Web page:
You decide. Two examples to consider.
The trash can liner published an article earlier headed, "OP-ED| Dream Act: Best policy for Maryland." Written by -- you won't be surprised -- Curtis Valentine is executive director of MarylandCAN. Gustavo Torres is executive director of CASA de Maryland") with a photo by Juana Arias, it argues why taxpayers should eat the bill to send children of illegals (who should also be illegal, were it not for our country's insane anchor baby citizenship) to college.
This is an opinion piece, and as outrageous as it may be, the Post has every right to publish it. When I read it earlier, though, the editors apparently had a problem on their hands -- thousands of comments expressing disgust with the paper toadying to illegals. Now, you can hardly read the comments, let alone publish one, since the section (as of this writing) makes you wait endlessly while it loads.
You want to tell me the main paper in the nation's capital, long owned by millionaires (plus a few small-time investors dumb enough to put any of their capital into the money-losing company), can't afford the bandwidth to permit readers to respond or read the responses conveniently? Yeah, right.
Item the second: "In Petersburg, black voters just as focused — if not as vocal — as in ’08."
For the past four years, black voters have talked among themselves about waning optimism amid financial struggles, concern about the need to energize African Americans and the feeling that President Obama has not gotten the credit he deserves.Let's not dwell on the awful writing ("steely determination" -- no editor on a weekly rag would have allowed that 50 years ago, before the age of affirmative action reporters). But turn the thing around. Imagine any paper in culturally Marxist America running this:
Here in Petersburg, which sits on the Appomattox River, there also is a steely determination that Obama must be reelected to prove that his 2008 victory was not a historic fluke. ...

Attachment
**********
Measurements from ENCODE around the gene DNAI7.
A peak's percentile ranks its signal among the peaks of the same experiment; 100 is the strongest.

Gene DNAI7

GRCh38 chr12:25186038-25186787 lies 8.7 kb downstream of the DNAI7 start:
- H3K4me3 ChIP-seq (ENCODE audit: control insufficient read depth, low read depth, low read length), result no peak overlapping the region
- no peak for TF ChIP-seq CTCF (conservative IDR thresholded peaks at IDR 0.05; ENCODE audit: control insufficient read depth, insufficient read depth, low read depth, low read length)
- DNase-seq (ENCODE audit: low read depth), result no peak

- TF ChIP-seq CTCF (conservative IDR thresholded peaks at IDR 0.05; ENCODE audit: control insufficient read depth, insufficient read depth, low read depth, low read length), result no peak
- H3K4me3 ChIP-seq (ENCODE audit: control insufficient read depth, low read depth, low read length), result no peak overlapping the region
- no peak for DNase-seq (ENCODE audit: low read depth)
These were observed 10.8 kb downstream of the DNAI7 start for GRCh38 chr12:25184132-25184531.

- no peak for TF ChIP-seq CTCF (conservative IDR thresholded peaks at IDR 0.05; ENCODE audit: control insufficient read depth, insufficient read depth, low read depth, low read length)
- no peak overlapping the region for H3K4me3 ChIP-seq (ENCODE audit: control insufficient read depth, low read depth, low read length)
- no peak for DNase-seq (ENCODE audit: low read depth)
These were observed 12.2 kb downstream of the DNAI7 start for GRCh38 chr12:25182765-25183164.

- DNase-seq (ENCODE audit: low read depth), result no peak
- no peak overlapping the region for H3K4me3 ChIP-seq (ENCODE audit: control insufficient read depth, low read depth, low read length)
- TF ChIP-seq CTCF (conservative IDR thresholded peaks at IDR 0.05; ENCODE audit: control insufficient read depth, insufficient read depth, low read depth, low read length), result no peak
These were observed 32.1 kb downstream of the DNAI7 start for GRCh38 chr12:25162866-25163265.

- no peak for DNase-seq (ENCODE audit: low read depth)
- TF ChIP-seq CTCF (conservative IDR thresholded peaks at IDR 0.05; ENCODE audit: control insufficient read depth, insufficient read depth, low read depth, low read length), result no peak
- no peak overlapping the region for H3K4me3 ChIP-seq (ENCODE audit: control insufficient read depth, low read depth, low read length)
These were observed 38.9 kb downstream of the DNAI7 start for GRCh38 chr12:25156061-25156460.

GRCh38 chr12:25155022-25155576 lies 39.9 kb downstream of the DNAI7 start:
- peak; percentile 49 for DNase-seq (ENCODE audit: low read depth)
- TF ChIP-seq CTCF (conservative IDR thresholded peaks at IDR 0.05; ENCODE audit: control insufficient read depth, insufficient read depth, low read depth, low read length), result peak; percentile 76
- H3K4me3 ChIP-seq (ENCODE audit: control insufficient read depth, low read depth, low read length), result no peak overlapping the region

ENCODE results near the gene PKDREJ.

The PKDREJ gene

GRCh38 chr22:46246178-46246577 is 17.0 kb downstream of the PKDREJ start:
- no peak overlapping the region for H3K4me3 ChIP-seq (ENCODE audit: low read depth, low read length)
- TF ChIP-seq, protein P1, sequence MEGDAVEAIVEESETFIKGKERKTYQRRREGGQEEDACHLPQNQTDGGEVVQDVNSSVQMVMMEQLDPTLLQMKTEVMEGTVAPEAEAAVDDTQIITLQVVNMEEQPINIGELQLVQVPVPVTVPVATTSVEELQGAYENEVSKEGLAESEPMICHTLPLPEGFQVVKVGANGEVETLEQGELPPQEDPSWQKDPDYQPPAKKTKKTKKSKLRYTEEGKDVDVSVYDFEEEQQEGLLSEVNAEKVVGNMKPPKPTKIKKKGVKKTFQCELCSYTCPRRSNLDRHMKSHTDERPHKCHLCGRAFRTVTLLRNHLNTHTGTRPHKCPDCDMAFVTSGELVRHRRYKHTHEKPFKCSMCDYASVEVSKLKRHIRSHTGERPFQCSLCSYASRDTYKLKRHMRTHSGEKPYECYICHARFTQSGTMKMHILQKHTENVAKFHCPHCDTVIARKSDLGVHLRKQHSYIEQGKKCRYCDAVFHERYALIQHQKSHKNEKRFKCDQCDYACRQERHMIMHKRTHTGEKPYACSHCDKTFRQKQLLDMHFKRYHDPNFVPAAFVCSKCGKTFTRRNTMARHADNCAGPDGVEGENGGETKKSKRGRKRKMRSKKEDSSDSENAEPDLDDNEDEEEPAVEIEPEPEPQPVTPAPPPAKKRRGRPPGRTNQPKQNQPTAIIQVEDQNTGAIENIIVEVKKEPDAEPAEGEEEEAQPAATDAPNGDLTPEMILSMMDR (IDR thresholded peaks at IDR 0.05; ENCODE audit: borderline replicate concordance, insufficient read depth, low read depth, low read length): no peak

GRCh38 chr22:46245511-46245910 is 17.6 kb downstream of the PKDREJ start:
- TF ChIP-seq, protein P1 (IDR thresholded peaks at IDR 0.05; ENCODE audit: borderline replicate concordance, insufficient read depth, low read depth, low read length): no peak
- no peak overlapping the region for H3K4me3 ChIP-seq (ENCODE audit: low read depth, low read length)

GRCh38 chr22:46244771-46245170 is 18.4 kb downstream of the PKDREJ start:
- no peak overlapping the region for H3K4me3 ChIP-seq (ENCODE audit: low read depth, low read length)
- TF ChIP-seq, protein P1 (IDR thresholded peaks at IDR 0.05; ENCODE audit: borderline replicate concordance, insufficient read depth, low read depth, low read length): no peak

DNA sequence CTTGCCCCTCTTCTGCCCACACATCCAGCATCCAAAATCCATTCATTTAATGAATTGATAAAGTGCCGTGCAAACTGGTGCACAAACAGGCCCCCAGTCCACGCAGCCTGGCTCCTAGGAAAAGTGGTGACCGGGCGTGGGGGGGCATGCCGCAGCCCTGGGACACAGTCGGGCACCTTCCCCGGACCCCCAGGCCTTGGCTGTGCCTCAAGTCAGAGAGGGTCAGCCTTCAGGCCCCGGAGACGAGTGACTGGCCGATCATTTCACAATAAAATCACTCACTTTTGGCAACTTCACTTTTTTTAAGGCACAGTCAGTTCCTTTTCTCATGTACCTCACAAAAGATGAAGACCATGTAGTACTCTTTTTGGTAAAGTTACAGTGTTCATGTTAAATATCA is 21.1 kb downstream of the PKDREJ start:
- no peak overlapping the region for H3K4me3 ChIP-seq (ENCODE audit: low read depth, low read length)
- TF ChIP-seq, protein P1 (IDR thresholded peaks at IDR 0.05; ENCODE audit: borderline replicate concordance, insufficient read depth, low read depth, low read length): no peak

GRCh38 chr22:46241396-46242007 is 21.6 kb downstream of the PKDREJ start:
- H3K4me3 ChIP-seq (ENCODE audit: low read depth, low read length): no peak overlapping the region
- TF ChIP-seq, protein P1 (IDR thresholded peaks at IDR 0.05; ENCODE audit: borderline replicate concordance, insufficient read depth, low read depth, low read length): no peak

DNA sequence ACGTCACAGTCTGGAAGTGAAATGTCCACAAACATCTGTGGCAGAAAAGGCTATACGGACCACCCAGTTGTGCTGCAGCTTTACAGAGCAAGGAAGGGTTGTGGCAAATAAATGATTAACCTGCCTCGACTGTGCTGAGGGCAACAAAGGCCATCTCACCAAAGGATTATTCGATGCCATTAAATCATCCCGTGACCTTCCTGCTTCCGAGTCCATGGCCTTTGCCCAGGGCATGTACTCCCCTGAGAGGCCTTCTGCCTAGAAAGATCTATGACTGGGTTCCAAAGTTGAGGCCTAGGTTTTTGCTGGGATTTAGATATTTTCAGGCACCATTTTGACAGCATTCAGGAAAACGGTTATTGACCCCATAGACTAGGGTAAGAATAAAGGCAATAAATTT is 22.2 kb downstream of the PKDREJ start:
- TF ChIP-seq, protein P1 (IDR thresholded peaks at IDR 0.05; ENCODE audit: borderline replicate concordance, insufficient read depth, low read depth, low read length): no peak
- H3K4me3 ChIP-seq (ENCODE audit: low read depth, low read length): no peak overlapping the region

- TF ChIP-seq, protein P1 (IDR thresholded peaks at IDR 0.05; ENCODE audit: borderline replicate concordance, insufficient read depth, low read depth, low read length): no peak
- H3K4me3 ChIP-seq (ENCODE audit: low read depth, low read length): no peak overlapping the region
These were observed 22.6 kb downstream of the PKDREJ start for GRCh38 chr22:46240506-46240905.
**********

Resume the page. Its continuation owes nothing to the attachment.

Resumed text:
Since 2008, optimism among black and Latino voters has fallen as those populations have faced high unemployment, said University of Chicago political science Professor Michael C. Dawson, who studies race and politics.
"In Paulsburg, white voters just as focused -- if not as vocal -- as in '08"
For the past four years, white voters have talked among themselves about waning optimism amid financial struggles, concern about the need to energize white Americans and the feeling that Mitt Romney has not gotten the credit he deserves.Racism! Racism! Racism! But it's only racism if whites do it. When the Post writes obviously slanted "news" like this, it's because the Post exists to promote black (as well as Hispanic) interests.
Here in Paulsburg, which sits on the Appomattox River, there also is a steely determination that Obama must be defeated to prove that his 2008 victory was a historic fluke. ...
Since 2008, optimism among white voters has fallen as that population has faced high unemployment, said University of Chicago affirmative action political science Professor C. Dawson Michael, who studies race and politics.
If there remain any whites who read the Washington Post regularly to get "news," they must be as brainwashed and masochistic as it is possible to be.